Instead, the summit has been moved to the high-security confines of Camp David.
They’re also preparing to crack down — hard — on any form of dissent, violent or peaceful.
In Chicago, Mayor Rahm Emanuel is ramrodding new ordinances through the city council that critics have labeled “Sit Down, Shut Up” laws. Fines have been increased, and protest organizers are now required to take out $1 million of insurance to cover any property damage — including that caused by people who weren’t part of the protest.
“It is an attempt by the 1%,” says a statement by Occupy Chicago, “to restrict and regulate the voice of the people when it upsets the structure that put them in power.”
No doubt these three flash points also figure in to the new Federal Restricted Buildings and Grounds Improvement Act.
“This law,” writes Fox News judicial analyst Andrew Napolitano, “permits Secret Service agents to designate any place they wish as a place where free speech, association and petition of the government are prohibited. And it permits the Secret Service to make these determinations based on the content of speech.”
“Thus, federal agents whose work is to protect public officials and their friends may prohibit the speech and the gatherings of folks who disagree with those officials or permit the speech and the gatherings of those who would praise them, even though the First Amendment condemns content-based speech discrimination by the government.”
Even worse, Napolitano points out, “The new law also provides that anyone who gathers in a ‘restricted’ area may be prosecuted. And because the statute does not require the government to prove intent, a person accidentally in a restricted area can be charged and prosecuted, as well.”
So… you can run afoul of this law even if you’re a “law-abiding” Tea Partier. (We know they’re law-abiding because they take great pains to say so in emails that express offense at our suggestion they share common ground with those dirty hippie Occupiers. Even more below!)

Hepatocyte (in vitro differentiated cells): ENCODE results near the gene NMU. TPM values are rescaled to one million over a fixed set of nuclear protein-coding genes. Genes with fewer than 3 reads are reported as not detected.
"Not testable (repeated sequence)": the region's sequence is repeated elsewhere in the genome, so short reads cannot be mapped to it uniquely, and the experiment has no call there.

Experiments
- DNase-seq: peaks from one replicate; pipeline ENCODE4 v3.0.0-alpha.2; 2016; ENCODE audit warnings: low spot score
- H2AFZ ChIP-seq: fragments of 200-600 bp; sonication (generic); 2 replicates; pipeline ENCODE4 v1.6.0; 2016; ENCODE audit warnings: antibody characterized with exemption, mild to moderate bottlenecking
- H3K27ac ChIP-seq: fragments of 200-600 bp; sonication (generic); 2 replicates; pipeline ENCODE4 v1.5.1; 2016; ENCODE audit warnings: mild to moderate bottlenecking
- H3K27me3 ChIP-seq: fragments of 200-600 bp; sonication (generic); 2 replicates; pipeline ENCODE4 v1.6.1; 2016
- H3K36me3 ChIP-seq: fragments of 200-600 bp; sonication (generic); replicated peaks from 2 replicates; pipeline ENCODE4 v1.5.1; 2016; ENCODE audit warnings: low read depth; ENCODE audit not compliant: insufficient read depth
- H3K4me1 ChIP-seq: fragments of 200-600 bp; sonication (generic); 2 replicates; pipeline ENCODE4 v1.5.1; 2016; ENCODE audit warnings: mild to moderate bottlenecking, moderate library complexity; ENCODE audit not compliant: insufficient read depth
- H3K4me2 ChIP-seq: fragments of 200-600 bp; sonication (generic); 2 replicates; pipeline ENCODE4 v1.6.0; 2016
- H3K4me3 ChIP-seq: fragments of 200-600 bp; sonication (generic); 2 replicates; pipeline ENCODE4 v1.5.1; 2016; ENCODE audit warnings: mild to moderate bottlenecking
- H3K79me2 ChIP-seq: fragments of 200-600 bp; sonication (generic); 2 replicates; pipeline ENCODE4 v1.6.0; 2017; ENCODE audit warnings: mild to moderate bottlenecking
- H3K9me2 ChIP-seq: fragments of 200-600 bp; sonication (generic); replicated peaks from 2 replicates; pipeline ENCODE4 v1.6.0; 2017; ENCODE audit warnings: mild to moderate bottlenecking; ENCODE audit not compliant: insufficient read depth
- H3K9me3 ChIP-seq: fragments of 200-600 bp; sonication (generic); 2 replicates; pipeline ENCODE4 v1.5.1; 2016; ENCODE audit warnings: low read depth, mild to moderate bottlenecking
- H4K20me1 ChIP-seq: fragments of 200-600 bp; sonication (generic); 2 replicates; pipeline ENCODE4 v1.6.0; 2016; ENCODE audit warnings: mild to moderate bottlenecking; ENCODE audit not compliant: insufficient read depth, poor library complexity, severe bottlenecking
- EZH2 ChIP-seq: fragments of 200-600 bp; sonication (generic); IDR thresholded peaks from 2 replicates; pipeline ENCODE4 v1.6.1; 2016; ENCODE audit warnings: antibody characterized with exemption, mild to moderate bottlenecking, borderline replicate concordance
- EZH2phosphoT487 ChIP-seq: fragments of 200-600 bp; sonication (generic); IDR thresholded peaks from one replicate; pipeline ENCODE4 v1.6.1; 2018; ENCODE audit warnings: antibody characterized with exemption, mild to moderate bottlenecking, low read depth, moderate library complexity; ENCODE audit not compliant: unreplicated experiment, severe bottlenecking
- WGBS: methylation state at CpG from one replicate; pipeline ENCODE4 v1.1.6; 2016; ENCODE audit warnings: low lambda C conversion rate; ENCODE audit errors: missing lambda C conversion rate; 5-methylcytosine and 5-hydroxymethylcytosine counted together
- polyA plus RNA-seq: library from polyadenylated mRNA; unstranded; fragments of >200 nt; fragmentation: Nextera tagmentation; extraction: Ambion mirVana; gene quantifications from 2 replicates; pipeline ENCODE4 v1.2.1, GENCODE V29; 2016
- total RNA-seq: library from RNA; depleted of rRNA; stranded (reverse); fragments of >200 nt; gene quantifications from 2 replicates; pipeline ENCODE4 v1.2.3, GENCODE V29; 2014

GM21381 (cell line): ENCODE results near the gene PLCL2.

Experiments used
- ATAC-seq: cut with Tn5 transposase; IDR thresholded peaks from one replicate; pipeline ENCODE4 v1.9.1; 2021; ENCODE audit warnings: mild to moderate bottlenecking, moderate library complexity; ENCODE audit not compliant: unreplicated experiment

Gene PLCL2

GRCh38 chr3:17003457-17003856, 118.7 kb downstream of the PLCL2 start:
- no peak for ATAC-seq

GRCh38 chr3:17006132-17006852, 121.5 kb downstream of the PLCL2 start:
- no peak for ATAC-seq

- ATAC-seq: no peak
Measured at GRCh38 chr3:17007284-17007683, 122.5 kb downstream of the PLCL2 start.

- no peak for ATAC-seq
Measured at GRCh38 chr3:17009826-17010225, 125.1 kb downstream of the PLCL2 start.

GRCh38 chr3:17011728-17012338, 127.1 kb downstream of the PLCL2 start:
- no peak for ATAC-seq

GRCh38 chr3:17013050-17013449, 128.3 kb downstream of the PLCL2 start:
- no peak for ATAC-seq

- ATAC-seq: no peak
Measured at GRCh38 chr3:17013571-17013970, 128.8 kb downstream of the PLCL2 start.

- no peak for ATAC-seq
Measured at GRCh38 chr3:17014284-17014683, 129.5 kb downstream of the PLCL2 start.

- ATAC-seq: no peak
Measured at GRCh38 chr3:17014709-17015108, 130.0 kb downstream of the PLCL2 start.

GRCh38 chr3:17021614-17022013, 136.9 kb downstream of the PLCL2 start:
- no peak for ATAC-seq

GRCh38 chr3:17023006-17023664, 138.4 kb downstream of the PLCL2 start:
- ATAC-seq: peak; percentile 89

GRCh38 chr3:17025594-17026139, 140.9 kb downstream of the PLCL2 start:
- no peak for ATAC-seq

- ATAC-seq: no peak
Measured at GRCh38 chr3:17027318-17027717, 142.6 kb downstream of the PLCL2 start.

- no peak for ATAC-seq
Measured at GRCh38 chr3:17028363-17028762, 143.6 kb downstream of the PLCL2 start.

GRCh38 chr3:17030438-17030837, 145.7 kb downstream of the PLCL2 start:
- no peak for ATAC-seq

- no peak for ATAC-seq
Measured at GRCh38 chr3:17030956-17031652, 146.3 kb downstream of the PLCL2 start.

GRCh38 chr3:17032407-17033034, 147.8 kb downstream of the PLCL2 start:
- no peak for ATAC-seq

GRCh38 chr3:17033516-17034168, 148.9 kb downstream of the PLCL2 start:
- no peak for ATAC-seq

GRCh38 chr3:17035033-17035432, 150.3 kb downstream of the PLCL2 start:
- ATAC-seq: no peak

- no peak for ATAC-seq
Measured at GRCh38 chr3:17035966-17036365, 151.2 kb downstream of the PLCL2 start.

We’re in the process of updating our 2011 forecast for the coming turmoil this spring and summer… including a full solution set about how to prepare. This time, we’ve solicited the help, advice and commentary of our founder and mentor Bill Bonner, as well as a host of luminaries we respect, from Ron Paul and Rick Rule to Peter Cooper, Eric Sprott, Marc Faber and Jim Rogers.
We’re not ready to take the wraps off it yet… but when we are, you’ll be among the first to know.
Stocks are stagnant. Again. Today. The major averages are mostly down, but not much.
Orders for durable goods rose 2.2% from January to February, in the estimation of the Commerce Department. Not bad, but the “expert consensus” was counting on a bigger increase.
The final chapters of “The Recovery” still haven’t been written. Like you, we’re resting agnostically on the edge of seats.
Oil prices are down nearly 2% today, to $105.26 — thanks to another hint about a “coordinated release” of strategic petroleum reserves by Western nations.
Today’s tease came from the French energy minister: “It is the U.S. that has asked for it,” dit Eric Besson, perhaps inadvertently outing the White House’s agenda in an election year.
“France is favorable to the suggestion,” he added.